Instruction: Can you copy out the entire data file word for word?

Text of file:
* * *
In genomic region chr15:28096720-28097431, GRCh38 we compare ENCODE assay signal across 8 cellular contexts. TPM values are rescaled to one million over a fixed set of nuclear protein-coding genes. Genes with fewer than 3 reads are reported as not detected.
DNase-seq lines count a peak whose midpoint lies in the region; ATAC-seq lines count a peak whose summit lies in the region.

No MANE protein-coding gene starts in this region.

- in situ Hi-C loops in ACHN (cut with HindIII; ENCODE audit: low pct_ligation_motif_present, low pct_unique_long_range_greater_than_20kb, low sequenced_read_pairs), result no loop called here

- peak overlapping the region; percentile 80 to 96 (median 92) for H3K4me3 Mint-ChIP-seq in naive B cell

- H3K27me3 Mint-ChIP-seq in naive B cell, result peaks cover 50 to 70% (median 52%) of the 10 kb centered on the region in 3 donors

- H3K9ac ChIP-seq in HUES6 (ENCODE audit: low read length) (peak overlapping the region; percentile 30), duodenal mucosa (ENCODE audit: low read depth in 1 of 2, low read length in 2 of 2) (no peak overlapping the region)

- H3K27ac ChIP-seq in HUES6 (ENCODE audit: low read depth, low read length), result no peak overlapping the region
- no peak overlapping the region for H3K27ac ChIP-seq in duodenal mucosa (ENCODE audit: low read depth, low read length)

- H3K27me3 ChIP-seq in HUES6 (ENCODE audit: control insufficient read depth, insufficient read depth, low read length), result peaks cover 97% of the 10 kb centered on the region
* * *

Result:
In genomic region chr15:28096720-28097431, GRCh38 we compare ENCODE assay signal across 8 cellular contexts. TPM values are rescaled to one million over a fixed set of nuclear protein-coding genes. Genes with fewer than 3 reads are reported as not detected.
DNase-seq lines count a peak whose midpoint lies in the region; ATAC-seq lines count a peak whose summit lies in the region.

No MANE protein-coding gene starts in this region.

- in situ Hi-C loops in ACHN (cut with HindIII; ENCODE audit: low pct_ligation_motif_present, low pct_unique_long_range_greater_than_20kb, low sequenced_read_pairs), result no loop called here

- peak overlapping the region; percentile 80 to 96 (median 92) for H3K4me3 Mint-ChIP-seq in naive B cell

- H3K27me3 Mint-ChIP-seq in naive B cell, result peaks cover 50 to 70% (median 52%) of the 10 kb centered on the region in 3 donors

- H3K9ac ChIP-seq in HUES6 (ENCODE audit: low read length) (peak overlapping the region; percentile 30), duodenal mucosa (ENCODE audit: low read depth in 1 of 2, low read length in 2 of 2) (no peak overlapping the region)

- H3K27ac ChIP-seq in HUES6 (ENCODE audit: low read depth, low read length), result no peak overlapping the region
- no peak overlapping the region for H3K27ac ChIP-seq in duodenal mucosa (ENCODE audit: low read depth, low read length)

- H3K27me3 ChIP-seq in HUES6 (ENCODE audit: control insufficient read depth, insufficient read depth, low read length), result peaks cover 97% of the 10 kb centered on the region